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Eating Habits You Must Follow if Dementia Runs In Your Family, Say Dietitians

If you're worried about your brain health, try switching it up with these healthy habits.
FACT CHECKED BY Kiersten Hickman

Having a family member get diagnosed with dementia can be a troubling time for everyone involved. For those diagnosed, it can be a devastating life change to endure. And if you're the child of someone diagnosed, you not only have to process the hit of the diagnosis itself, but also the potential worries of what it may mean for your health later down the road as well.

It's important to note that dementia isn't actually as hereditary as some people may assume. While it is possible to pass it to children or grandchildren, most dementia cases are not inherited.

When it comes to vascular dementia, it's very unlikely that parents can pass it down to their children, however, it is possible. It's more likely that they would pass a specific gene related to the illness, or pass down some common risk factors of dementia—like diabetes or high blood pressure.

For frontotemporal dementia patients, it is possible to pass it down to your offspring. According to The Alzheimer's Society, about 40% of those who develop this type of dementia will have a family member that develops dementia as well.

So while it is quite possible for you to never get dementia even if one of your parents does, it is still important to care for your brain and eat foods that can help improve your overall brain health.

Here's what our dietitians say are some of the best foods to eat if dementia runs in your family. And for more healthy eating tips, check out The Best Foods for Your Brain After 50.

Eat plenty of omega-3s.


If dementia runs in your family or you fear that it may, it's important to get enough healthy fats like omega-3s in your diet on a consistent basis.

"Roughly 60% of the brain is made of fat, and half that amount is omega-3 type fats," says Trista Best, MPH, RD, LD at Balance One Supplements. "It has been found that omega-3 rich foods can help prevent cognitive diseases like Alzheimer's and slow mental decline. The brain also requires omega-3 fat to make nerve cells, which are vital to memory and one's ability to learn."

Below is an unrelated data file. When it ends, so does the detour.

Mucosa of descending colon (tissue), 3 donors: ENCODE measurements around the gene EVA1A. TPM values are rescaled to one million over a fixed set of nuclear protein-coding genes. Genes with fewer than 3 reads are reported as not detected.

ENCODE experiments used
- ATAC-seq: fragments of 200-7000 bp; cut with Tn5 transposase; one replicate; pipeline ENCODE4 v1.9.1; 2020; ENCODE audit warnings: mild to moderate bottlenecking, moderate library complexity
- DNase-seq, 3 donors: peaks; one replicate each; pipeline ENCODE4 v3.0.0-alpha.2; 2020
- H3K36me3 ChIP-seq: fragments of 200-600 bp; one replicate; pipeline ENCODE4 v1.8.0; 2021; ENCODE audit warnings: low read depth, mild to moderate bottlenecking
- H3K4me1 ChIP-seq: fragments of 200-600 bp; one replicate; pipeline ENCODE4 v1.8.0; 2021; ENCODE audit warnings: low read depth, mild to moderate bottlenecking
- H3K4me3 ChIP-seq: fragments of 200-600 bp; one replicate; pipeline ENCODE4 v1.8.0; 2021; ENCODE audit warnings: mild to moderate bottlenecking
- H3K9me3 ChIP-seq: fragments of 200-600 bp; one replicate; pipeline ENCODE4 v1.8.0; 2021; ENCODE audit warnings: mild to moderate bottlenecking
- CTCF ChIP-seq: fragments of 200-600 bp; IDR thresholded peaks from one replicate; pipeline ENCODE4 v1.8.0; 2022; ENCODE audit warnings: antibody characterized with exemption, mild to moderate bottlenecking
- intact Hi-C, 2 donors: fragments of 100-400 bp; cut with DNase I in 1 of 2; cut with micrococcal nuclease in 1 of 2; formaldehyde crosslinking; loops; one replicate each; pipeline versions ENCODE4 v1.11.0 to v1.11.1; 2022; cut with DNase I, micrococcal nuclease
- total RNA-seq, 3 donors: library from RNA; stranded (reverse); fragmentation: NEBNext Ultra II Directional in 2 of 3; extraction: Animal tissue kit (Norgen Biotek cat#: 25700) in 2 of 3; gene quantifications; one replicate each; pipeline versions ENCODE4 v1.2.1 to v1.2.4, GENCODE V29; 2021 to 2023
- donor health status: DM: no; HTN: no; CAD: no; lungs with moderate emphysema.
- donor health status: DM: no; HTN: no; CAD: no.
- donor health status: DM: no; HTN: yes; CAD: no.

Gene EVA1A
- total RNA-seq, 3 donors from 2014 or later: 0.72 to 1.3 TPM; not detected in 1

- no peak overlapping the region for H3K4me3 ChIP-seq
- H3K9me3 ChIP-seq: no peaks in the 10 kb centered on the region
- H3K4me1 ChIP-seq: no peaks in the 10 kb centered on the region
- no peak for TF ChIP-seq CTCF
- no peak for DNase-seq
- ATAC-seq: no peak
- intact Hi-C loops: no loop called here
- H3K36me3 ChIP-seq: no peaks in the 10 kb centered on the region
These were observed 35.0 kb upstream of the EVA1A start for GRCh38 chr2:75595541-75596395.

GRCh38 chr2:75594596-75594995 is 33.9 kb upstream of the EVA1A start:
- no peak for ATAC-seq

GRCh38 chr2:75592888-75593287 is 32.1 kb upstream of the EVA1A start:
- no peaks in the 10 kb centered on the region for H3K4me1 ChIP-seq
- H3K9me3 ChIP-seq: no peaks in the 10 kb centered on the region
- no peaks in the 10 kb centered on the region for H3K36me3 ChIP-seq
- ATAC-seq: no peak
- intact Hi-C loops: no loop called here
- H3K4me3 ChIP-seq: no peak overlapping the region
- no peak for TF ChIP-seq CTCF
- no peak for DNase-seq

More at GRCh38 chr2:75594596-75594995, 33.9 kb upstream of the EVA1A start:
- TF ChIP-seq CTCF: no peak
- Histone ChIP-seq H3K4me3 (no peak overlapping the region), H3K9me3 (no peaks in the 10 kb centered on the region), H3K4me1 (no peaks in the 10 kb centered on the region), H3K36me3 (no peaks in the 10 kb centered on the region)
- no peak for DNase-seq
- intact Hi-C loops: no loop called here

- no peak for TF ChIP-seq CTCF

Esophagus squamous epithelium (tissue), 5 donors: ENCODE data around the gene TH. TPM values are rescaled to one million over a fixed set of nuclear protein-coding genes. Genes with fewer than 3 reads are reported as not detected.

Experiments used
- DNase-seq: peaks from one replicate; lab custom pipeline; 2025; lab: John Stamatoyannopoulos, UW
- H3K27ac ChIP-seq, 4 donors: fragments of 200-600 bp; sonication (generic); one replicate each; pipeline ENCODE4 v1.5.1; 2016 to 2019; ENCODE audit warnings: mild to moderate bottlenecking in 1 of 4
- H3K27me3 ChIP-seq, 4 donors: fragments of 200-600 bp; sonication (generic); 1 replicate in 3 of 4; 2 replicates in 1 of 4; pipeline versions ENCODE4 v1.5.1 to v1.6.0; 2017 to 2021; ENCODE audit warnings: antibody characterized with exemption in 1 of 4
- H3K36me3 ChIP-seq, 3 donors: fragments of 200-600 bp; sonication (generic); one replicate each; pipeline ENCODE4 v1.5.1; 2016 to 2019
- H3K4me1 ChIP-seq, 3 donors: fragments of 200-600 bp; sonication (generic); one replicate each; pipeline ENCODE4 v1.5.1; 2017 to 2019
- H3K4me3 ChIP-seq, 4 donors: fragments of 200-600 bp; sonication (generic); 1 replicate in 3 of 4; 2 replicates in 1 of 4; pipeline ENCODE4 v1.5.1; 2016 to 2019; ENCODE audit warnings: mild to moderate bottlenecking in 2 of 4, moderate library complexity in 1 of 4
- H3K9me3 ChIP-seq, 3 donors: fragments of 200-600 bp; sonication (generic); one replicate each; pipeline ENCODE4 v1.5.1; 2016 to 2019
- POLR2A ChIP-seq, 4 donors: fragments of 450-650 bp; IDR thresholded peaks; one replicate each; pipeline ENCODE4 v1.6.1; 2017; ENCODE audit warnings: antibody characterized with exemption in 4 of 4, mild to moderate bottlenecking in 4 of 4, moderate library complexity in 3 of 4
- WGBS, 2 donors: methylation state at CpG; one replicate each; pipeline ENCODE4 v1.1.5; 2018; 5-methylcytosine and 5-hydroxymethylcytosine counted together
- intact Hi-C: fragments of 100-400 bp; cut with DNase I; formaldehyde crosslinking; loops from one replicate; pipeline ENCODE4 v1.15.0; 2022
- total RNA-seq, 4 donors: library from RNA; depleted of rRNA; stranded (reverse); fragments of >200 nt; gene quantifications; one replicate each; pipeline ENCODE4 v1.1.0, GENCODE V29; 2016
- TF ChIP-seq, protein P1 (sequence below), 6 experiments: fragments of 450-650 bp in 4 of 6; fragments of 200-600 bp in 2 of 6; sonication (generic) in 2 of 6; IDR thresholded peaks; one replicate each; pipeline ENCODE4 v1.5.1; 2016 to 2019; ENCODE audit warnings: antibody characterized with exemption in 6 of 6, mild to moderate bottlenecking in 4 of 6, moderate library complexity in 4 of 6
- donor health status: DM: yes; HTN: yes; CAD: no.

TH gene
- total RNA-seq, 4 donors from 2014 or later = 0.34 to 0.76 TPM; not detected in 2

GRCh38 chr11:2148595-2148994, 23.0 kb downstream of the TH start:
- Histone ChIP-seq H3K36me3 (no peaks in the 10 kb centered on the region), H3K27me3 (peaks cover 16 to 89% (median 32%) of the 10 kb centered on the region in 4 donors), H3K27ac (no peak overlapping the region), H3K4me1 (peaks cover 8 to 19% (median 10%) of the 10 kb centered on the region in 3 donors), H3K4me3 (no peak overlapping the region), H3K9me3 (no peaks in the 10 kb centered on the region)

Limit your consumption of red meat and processed food.

Red meat

If you're wondering what foods you should avoid or limit, you may want to watch your consumption of red meat, processed meat, and other processed food.

"I recommend limiting your intake of red meat and processed foods, as they are inflammatory and may increase the likelihood of plaque in the brain that can contribute to dementia," says Dana Ellis Hunnes PhD, MPH, RD, author of Recipe For Survival.

In fact, animal research from Ohio State University has shown that consuming processed foods on a regular basis can lead to faster memory loss in aging populations. The same findings mention that replacing these foods with options high in omega-3s (as mentioned above) can significantly help improve your brain health.

Make sure to get enough B-vitamins.

vitamin b12 capsules

Along with eating plenty of healthy fats and avoiding highly-processed foods, getting enough B vitamins can help boost your brain health.

"Ensuring adequate intake of b-vitamins (thiamin, B12, etc) is crucial because they can be related to neurological (including the brain) changes," says Hunnes.

For example, one recent study found that deficiency in vitamin B12 could contribute to lower cognitive function. You can find B12 in most animal products such as meat, dairy, and eggs. If you don't eat meat products, you can always supplement with a B12 pill.

Eat more berries.

cup of blueberries

Yep, berries are good for your brain and can be a nice snack for those who are concerned that dementia runs in their family.

"Berries are thought to be among the healthiest food for your brain because of their antioxidants and high levels of anthocyanins (plant nutrients)," says Hunnes.

One study found that young and older adults who consumed blueberries had better memory and attention, as well as better blood flow to the brain.

They also found that elderly adults who regularly ate strawberries and blueberries had more improved memory than those who didn't eat the berries.

Samantha Boesch
Samantha was born and raised in Orlando, Florida and now works as a writer in Brooklyn, NY. Read more about Samantha